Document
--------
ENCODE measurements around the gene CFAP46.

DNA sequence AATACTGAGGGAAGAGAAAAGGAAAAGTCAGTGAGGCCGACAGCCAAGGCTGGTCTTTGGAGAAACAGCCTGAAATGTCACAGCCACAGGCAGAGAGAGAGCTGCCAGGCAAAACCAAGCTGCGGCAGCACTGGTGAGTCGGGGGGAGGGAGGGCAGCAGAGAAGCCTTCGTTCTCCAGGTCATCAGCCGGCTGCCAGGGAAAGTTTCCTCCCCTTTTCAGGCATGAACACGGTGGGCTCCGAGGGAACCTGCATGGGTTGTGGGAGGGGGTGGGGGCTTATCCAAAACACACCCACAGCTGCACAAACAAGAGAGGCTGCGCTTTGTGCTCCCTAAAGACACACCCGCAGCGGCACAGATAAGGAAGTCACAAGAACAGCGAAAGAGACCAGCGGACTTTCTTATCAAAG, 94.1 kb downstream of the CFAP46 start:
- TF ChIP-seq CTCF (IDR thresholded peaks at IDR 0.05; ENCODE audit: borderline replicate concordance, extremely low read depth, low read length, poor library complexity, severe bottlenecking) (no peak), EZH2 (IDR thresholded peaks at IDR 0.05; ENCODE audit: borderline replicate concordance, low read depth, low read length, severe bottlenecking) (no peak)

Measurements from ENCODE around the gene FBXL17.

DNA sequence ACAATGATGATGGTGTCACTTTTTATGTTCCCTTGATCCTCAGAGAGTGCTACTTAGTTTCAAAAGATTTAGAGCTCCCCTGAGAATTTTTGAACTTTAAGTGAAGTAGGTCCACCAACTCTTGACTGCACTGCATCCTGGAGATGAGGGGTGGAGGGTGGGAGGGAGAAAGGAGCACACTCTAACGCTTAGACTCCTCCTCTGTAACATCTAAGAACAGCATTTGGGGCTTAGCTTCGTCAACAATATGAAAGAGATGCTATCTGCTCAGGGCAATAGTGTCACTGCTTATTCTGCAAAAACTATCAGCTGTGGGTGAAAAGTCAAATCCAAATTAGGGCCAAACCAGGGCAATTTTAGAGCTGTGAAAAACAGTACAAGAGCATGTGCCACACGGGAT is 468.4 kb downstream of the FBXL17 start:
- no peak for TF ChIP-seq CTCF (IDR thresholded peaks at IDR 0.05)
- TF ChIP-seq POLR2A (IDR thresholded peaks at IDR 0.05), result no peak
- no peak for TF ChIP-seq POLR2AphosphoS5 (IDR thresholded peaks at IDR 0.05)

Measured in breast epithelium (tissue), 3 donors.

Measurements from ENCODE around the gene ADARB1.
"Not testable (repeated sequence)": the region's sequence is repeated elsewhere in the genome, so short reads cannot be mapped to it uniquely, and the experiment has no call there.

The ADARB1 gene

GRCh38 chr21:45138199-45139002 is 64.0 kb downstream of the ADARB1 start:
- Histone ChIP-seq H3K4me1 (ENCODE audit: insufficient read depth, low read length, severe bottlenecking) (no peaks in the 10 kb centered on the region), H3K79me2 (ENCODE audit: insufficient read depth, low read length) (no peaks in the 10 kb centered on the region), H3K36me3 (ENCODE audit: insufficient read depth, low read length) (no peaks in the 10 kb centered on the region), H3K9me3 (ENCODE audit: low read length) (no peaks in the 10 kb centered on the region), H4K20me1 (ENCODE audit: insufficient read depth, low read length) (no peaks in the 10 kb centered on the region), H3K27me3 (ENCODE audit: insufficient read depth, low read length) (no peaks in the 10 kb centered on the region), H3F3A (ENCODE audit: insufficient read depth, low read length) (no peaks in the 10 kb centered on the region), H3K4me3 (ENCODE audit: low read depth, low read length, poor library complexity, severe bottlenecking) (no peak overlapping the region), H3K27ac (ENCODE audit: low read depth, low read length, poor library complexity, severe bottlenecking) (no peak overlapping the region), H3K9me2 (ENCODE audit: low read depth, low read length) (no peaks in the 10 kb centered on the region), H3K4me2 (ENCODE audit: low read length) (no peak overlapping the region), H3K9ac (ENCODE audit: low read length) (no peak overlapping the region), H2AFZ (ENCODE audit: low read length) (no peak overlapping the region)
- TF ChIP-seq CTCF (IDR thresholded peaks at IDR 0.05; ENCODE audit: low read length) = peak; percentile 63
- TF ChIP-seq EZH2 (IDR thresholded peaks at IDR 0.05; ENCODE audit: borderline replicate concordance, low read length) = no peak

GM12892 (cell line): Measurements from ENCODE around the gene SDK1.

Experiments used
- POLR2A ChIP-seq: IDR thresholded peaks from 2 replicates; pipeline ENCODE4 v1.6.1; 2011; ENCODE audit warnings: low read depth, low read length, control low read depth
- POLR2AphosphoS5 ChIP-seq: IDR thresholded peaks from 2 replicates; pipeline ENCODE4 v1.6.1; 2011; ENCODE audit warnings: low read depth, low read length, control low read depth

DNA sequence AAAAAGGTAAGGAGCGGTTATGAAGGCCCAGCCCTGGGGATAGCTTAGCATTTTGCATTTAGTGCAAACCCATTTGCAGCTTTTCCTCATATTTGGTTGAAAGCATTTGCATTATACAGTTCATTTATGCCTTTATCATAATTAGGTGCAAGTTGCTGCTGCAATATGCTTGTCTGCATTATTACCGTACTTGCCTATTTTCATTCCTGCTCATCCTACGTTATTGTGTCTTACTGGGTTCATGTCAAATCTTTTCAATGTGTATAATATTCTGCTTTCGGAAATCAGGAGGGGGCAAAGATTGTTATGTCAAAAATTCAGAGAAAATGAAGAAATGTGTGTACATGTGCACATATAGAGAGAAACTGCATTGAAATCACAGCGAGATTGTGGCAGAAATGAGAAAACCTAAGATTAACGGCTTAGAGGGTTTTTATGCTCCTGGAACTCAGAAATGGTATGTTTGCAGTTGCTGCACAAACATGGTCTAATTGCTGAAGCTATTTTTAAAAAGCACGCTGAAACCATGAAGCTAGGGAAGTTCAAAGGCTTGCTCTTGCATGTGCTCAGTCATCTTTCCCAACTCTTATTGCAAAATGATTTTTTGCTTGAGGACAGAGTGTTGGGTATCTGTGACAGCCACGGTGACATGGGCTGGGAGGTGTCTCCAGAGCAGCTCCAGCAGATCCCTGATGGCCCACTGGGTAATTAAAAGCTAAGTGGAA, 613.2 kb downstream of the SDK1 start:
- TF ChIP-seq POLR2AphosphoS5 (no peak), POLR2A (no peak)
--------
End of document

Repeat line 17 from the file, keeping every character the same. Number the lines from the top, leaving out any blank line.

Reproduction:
GM12892 (cell line): Measurements from ENCODE around the gene SDK1.